Arc of the Poet, Part 4: Spinning Out

From the great poem East Coker written by “American born, English” poet T. S. Eliot:

Home is where one starts from. As we grow older
The world becomes stranger, the pattern more complicated
Of dead and living. Not the intense moment
Isolated, with no before and after,
But a lifetime burning in every moment
And not the lifetime of one man only
But of old stones that cannot be deciphered.

The freedom I enjoyed immediately after earning two bachelors degrees and completing my six-year Air Force Reserve commitment was wonderfully liberating, and my girlfriend Beth and I pressed ahead into our whirlwind adventures. My tiny backyard garage apartment in downtown Orlando became her home, too, over time, as we grew together. Meanwhile, facing our college debts, we both dedicated ourselves to earning paychecks. Read more


Arc of the Poet, Part 3: True Love

Thank you very much for your interest in my education and exploits as a poet over the past 20 years. With Arc of the Poet, I’m aiming to share the most interesting highlights and lowlights as briefly, and as colorfully, as possible.

Even before 1990 had officially begun, I recall feeling anxious for it to be over. It truly was an endurance test for me, involving one marathon ordeal after another. I turned 23 that year, with no fanfare, and I took that as a sign of maturity. I also persevered in seizing my military and college experiences with the best of my thoughts and abilities, which I saw as evidence of my growing strength and confidence. By the time it ended, 1990 gave me a great deal in return for all my efforts. Read more


Arc of the Poet, Part 2: Tour de Force

Between 1978 and 1989, I went from 12 to 23… from wondering about being a man to being one.

I have a short stack of decent poetic writings from those days, and as you’d expect, they are about things like love, friends and life’s big events, positive and otherwise. I moved each year of high school… from Greenville in Illinois my freshmen year (Scott’s sensational senior one), to Chattanooga, Tennessee, then Ft. Lauderdale, Florida. When her second marriage ended, Mom and I moved to Orlando for what was to be my senior year, and her career phase next. With so much moving, a lot of my writing was about what I believe T.S. Eliot called “melancholy.” As my studies continued, Read more


July 14, 1987: Beat

I’ve been thinking a lot about my personal writing projects lately. Thanks to the sage advice of Julia Cameron in “The Artist’s Way,” I have taken to journaling most days of the week… and those activities keep me in touch with my inner ticker, while maintaining my balance with Being. Looking through my database of poetic writings, one has jumped out to me tonight, due to the fact that I wrote it precisely 23 years ago. It makes me realize what a very long way I’ve come in this span of time, and how much I have to be thankful for. Read more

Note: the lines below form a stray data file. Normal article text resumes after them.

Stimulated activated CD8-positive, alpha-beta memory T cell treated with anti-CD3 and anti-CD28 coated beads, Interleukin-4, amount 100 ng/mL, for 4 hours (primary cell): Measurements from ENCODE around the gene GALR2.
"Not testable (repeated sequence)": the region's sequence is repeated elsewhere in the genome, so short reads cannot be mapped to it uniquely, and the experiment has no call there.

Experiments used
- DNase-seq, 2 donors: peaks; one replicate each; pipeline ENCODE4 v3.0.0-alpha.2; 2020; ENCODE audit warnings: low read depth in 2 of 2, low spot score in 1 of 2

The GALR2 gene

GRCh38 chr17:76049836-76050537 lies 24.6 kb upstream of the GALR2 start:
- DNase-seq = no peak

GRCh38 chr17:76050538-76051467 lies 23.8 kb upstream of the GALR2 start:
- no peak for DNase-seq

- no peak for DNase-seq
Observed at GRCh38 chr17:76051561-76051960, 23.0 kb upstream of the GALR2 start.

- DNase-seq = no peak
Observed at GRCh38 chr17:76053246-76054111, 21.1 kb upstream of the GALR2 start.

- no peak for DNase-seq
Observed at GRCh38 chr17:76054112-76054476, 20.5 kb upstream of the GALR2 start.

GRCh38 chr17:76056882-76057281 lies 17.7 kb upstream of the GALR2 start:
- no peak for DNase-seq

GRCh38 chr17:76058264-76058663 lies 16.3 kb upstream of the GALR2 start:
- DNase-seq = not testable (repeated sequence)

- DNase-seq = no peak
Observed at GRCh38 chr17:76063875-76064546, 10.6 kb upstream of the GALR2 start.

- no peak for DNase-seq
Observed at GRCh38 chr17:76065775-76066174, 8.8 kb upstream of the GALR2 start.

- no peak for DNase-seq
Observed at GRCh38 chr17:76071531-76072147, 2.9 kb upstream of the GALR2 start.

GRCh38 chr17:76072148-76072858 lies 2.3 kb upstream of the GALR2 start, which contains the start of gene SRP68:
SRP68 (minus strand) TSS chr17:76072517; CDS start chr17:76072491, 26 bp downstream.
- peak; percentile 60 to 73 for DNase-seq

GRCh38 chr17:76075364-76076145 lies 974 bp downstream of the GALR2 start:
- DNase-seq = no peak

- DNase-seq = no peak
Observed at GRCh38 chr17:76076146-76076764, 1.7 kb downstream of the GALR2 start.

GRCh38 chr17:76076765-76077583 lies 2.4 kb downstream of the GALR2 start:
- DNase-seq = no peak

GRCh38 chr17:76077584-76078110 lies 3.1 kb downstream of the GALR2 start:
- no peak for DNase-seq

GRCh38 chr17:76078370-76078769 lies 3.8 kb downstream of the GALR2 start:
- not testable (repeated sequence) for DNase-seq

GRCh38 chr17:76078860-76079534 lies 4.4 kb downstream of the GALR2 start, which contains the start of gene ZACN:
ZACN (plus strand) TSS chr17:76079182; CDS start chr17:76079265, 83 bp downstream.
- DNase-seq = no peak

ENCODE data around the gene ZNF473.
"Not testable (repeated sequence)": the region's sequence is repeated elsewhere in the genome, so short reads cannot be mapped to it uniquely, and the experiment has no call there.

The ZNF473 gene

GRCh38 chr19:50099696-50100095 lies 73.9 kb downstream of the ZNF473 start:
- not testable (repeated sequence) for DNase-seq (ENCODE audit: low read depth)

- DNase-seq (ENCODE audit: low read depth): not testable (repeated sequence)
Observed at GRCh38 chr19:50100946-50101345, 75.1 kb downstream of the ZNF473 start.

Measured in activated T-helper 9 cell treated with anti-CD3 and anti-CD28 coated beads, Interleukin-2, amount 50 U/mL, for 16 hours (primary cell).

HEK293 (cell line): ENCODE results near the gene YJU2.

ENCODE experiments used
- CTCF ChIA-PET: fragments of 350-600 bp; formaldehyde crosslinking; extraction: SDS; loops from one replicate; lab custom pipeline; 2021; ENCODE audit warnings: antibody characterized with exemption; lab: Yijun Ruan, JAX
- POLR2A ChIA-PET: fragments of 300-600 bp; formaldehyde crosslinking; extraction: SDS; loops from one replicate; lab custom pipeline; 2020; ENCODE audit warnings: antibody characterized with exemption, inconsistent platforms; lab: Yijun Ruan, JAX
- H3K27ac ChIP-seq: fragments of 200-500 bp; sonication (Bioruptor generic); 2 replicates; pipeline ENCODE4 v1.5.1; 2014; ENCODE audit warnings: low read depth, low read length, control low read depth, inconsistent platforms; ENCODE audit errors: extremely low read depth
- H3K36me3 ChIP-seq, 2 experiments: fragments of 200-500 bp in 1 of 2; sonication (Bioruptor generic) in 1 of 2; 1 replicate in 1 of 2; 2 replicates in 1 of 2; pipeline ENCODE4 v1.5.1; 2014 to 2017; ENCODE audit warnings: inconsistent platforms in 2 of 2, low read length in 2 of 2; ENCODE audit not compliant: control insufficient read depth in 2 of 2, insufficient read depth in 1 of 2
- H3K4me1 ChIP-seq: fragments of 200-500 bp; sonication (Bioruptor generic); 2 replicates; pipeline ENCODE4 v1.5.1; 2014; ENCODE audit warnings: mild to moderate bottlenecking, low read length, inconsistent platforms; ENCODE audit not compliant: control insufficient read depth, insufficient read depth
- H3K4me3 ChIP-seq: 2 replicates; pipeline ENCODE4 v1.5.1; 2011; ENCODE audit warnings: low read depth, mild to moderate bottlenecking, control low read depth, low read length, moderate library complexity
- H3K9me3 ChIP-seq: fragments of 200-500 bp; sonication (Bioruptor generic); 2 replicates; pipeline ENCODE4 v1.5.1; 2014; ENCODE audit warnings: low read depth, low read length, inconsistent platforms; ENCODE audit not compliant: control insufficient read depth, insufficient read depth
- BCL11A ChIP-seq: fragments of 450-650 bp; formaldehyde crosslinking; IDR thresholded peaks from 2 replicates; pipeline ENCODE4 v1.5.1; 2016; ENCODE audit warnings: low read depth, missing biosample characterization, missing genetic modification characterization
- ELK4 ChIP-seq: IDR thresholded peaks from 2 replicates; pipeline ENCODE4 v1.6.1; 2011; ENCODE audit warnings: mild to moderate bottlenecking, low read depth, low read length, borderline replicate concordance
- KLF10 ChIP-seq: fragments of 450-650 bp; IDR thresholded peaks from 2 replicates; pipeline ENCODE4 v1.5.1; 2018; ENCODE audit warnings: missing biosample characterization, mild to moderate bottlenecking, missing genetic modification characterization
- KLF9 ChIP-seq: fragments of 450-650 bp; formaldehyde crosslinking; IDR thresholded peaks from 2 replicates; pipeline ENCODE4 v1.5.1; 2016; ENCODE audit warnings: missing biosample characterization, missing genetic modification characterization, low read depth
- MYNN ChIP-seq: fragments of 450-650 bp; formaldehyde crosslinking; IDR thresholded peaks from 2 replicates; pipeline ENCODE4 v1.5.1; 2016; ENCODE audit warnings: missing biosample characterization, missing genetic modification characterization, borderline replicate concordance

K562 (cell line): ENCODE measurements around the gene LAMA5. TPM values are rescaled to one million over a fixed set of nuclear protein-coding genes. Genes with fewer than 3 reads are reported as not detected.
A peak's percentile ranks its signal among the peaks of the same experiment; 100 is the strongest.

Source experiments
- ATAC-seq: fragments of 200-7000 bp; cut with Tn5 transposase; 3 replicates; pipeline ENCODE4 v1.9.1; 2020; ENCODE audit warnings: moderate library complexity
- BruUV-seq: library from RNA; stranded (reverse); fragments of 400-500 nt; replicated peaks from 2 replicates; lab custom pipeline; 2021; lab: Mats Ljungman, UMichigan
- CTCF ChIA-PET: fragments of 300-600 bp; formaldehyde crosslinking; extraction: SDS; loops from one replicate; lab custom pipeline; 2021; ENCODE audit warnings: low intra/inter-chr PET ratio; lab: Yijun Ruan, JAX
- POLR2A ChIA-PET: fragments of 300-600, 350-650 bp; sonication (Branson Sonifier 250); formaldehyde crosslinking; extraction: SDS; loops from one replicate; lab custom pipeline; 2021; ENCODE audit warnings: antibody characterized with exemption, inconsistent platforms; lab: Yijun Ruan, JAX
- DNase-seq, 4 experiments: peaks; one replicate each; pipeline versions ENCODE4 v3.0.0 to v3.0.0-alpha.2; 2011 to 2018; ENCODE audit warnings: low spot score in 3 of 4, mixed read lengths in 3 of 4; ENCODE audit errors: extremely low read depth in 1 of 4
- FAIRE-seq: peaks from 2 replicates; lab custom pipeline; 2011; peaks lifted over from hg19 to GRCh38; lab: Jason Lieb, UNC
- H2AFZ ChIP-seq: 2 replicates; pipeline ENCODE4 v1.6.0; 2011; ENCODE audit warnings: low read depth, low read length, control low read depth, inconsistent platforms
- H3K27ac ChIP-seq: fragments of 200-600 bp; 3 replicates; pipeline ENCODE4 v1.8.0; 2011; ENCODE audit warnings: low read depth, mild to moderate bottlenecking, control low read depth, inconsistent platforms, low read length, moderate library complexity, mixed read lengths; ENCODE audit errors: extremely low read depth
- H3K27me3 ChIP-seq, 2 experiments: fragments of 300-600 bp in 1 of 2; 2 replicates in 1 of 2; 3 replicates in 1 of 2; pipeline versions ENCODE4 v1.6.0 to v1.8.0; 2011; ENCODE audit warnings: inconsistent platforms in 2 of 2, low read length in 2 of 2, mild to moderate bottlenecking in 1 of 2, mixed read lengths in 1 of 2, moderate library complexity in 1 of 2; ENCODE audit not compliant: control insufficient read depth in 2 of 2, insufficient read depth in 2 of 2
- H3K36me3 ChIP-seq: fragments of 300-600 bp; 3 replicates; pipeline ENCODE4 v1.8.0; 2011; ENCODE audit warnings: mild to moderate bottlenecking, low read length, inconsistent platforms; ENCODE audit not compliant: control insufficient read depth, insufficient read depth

July 8, 1985: Ask and Receive

I still clearly remember the time, place, circumstances, and even the paper that I wrote on, when I penned the following short poem over 24 years ago. I was headed to Champaign, Illinois, to complete the technical school component of my initial U.S. Air Force training. It was my first real freedom since my last previous airplane rides had delivered me from Orlando into Houston into San Antonio, whereupon my basic training promptly began. I recall finding it odd that I was scheduled to arrive on a Friday afternoon… but it was worse than I could have imagined. Read more


June 18, 1988: clear blue light



Tomorrow it will be twenty-one years since I began writing the following poem. That’s another story, and perhaps, another post… maybe one for twenty-one years from tomorrow.

I selected the poem this evening after searching through the spreadsheet containing an archive of my poems with the date I wrote each one, collection information, and a column for me to track reviews underway with publications. The document was put together at another time in my life and career, when I was more diligent in submitting poetry to prestigious print publications and presses. Not sure if this one was ever submitted to magazines, but either way, I know the rights are mine :^). It’s part of my first collection, entitled “just.” Read more

Blog, Feature

June 29, 1991: Bumper Crop, Part 2

Thanks to everyone for the feedback on “Bumper Crop,” the short script I wrote back in 1991 for my friend Bill Waxler to direct. The story is about an older man who awakens from a dream that shines a new light on a long-held misconception which had affected him deeply throughout his life. Finally understanding that he was not responsible for his brother’s accident long ago, his awakening represents a new lease on life. On Saturday, June 29, 1991, a really great group of people came together at a little, vacant, roadside gas station in Sanford, Florida, to begin shooting the film. Little did I know that, later that day, while we were trying to get our shots, my own brother would suffer his own life-changing accident, after diving into a lake in our hometown of Greenville, Illinois. It was about 1:30 AM on Sunday when my mother called with the news Read more

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